Goulburn Mulwaree Community Sustainability Hub

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General Introduction

The Community Sustainability Hub, under the banner of “Sustainable Goulburn Mulwaree”, is designed to bring the community together and give it agency so it is able to respond swiftly to the changing climate and social conditions, identified below:

  • Degraded health of the environment
  • Degraded state of the economy
  • Poor community health
  • Work with the First Nations Peoples in the CSH to learn from their knowledge

The CSH is intended to drive a transition of Goulburn Mulwaree's to be a cohesive and sustainable community, supported by a circular economy. This transition is to be informed and guided by plans at three levels:

  • Federal
  • State
  • Local

The Goulburn Mulwaree CSH is working with its partners to build a network of across SE NSW Network, including:

  • First Nations People
  • Community Groups
  • Tertiary Institutions
  • Sustainable Farming Support and research groups
  • Local Council
  • Businesses

The project builds on its work in establishing a regenerative agriculture group and building two sustainable gardens to mitigate flooding .

Main Insights on/for Sustainable Just Cities

The program and project(s) were initiated to counter climate and community issues, the first impacting the second. An unprepared community is at risk of falling into chaos and worse, due to its lack of cohesion and the lack of a plan on how to and manage the myriad challenges that it would face. The program is informed by the widely known planning maxim: “Hope for the best whilst planning for the worst".

The program was formed to address the composition of the community, its geographic situation, its economic structure and its political realities.

The program has project launched the sustainable farming group, that has initiated a successful soil rehabilitation project and that ran a very successful sustainable farming conference. This raised the profile of the farming group but the conservative character of the city and its farmers, limit what can be achieved. The program also brought agriculture research groups, farmer groups, commercial agriculture services groups together and they are important constituents of the Community Sustainability Hub, together with the state-run “Landcare” group.

However, the danger is that groups can be unduly influenced by political and economic interests and hold up progress of the CSH. There was a lack of buy-in from the likes of:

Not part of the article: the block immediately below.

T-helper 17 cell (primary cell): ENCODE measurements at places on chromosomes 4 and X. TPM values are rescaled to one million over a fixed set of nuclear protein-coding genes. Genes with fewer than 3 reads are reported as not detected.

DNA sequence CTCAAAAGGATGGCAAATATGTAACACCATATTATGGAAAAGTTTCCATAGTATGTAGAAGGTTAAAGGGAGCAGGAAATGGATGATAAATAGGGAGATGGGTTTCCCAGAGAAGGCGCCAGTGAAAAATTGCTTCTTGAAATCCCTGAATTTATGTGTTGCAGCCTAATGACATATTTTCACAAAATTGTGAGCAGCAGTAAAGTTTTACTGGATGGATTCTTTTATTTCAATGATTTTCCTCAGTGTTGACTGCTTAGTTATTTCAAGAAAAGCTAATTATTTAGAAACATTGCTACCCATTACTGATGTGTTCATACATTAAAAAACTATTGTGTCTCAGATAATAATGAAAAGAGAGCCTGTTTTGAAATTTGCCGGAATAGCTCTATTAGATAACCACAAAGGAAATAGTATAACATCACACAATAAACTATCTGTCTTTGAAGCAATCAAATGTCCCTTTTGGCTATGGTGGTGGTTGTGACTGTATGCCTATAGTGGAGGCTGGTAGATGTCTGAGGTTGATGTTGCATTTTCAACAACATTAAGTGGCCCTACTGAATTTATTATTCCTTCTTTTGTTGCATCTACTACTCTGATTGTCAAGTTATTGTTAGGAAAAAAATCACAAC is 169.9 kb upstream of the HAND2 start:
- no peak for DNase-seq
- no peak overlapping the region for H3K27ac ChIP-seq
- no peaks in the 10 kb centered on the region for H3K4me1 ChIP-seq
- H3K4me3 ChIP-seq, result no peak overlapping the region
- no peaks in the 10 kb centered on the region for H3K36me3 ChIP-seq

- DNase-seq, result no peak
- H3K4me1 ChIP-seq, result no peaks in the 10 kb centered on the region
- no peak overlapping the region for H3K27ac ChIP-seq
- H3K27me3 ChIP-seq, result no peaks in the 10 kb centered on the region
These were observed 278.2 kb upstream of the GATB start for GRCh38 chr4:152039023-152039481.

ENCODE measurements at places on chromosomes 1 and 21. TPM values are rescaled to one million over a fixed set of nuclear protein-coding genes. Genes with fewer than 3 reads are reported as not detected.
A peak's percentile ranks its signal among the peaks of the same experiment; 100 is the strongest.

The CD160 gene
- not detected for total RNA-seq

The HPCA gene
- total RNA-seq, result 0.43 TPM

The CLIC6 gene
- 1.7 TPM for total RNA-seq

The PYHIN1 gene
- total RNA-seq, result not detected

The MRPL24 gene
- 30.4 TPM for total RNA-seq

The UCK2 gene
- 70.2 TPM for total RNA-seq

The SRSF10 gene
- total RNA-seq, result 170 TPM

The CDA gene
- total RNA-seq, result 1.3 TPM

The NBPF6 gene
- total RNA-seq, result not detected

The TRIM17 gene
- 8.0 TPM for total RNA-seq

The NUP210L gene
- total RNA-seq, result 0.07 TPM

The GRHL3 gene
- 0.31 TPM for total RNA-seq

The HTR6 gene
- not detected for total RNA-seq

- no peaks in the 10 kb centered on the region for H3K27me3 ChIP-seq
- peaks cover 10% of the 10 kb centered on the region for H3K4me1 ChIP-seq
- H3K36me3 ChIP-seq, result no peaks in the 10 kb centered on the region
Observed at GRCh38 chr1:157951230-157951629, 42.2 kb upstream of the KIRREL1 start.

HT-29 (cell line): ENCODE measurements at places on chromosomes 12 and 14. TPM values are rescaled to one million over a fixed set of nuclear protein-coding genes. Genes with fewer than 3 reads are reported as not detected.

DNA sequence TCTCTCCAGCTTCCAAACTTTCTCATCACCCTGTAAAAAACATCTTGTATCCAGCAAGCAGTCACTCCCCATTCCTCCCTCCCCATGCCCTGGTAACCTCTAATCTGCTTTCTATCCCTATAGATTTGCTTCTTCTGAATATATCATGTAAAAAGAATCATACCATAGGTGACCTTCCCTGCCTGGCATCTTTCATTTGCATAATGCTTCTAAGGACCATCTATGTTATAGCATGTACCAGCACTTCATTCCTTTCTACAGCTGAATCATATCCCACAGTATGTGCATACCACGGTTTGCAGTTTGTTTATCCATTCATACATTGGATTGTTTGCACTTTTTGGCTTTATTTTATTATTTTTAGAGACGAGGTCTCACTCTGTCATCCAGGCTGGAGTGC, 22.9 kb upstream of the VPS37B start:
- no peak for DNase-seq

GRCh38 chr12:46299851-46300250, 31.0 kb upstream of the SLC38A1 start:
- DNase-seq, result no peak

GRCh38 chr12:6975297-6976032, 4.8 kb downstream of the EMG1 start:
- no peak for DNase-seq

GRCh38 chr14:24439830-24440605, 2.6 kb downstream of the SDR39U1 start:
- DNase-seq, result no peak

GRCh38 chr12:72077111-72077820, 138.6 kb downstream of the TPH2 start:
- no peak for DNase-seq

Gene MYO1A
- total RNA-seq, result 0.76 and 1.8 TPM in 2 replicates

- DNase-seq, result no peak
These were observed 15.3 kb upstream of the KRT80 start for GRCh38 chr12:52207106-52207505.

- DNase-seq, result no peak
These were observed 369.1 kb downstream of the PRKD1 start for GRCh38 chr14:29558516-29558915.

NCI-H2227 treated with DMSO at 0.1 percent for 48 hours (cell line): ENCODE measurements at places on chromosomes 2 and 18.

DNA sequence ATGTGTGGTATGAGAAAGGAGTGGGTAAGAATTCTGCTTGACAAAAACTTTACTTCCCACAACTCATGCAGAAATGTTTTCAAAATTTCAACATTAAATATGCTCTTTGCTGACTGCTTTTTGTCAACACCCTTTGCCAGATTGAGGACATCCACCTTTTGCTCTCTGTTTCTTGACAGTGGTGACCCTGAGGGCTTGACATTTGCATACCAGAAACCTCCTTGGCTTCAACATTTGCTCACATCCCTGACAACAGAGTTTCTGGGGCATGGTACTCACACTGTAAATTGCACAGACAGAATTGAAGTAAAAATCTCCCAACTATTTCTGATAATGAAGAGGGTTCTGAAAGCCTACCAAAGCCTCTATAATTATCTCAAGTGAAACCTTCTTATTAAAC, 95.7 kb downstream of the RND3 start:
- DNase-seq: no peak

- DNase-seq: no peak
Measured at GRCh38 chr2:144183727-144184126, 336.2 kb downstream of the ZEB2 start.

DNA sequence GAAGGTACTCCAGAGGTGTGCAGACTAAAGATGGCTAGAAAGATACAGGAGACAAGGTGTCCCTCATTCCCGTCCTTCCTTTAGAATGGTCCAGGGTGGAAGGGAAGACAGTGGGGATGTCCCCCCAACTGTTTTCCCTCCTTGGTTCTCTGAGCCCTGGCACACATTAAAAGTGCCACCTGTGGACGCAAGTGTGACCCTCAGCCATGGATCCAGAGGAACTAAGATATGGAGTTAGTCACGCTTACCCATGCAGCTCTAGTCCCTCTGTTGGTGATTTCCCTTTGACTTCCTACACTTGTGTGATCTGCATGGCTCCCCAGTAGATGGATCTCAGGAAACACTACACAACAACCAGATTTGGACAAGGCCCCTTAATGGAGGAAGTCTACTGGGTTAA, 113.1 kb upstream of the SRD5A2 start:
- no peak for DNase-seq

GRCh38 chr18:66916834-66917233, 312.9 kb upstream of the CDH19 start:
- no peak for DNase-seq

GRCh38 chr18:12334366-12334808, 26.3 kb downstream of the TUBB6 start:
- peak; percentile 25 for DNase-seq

• Local Government
  • Retailers of agricultural chemicals
  • Existing community groups, despite significant efforts to get them on-board
  • Low levels of community interest

Suggested Key Readings & Links

Due to the scope of the program, including elements where the instigator Bob Philipson had very limited knowledge, the following informed the formation and conduct of the program:

  • Bob's strong interest in social justice, but limited involvement in related activities, donating or raising donations aside
  • Growing up in a rural area of England that formed Bob's appreciation for nature
  • Some longer term interest in regenerative agriculture but only recent and very limited experience in its practice. Most knowledge was gained from spending three months on a farm helping out and reading books on the topic including those from Peter Andrews, some years ago:
    • Peter Andrews two books: “Back from the Brink” and “Beyond the Brink”.
    • Charles Massy: “Call of the Reed Warbler”
    • Many farm visits
    • Running a farmers group for two years
    • Owning 1 acre of farm land (paddock) with two borrowed alpacas for a period of some 5 years and maintaining the garden and paddock
    • Planning and running a Regenerative/Sustainable farming conference  
  • Transitioning our own 1.5 acre garden to a state of sustainablility
  • Long running project to make our house sustainable
  • Knowledge gained of Doughnut Economics by reading Kate Rawson’s eponymous book
  • Delivery of a project, through our community group, to resolve a flooding issue on a 4.5 acre property belonging to some friends, by building “Swales” and ponds and a program of planting.

Further Reading

For more information and the extensive plans of the hub, find a summary on their website: Community Sustainability Hub.

See also Building Humes Future Together Program.